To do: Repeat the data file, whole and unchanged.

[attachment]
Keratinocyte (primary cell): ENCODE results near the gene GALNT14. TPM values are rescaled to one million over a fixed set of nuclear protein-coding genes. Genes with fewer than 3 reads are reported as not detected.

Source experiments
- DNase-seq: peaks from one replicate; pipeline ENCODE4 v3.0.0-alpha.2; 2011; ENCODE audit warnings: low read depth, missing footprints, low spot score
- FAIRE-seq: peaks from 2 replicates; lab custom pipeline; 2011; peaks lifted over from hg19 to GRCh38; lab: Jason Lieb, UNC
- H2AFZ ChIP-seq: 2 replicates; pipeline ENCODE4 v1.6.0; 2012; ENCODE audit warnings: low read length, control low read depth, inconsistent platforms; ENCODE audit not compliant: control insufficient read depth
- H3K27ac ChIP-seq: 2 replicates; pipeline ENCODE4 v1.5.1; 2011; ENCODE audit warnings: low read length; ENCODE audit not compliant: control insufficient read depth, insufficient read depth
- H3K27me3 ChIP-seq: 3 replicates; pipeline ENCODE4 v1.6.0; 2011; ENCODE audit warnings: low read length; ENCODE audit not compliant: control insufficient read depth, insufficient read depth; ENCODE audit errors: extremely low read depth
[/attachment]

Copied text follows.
Keratinocyte (primary cell): ENCODE results near the gene GALNT14. TPM values are rescaled to one million over a fixed set of nuclear protein-coding genes. Genes with fewer than 3 reads are reported as not detected.

Source experiments
- DNase-seq: peaks from one replicate; pipeline ENCODE4 v3.0.0-alpha.2; 2011; ENCODE audit warnings: low read depth, missing footprints, low spot score
- FAIRE-seq: peaks from 2 replicates; lab custom pipeline; 2011; peaks lifted over from hg19 to GRCh38; lab: Jason Lieb, UNC
- H2AFZ ChIP-seq: 2 replicates; pipeline ENCODE4 v1.6.0; 2012; ENCODE audit warnings: low read length, control low read depth, inconsistent platforms; ENCODE audit not compliant: control insufficient read depth
- H3K27ac ChIP-seq: 2 replicates; pipeline ENCODE4 v1.5.1; 2011; ENCODE audit warnings: low read length; ENCODE audit not compliant: control insufficient read depth, insufficient read depth
- H3K27me3 ChIP-seq: 3 replicates; pipeline ENCODE4 v1.6.0; 2011; ENCODE audit warnings: low read length; ENCODE audit not compliant: control insufficient read depth, insufficient read depth; ENCODE audit errors: extremely low read depth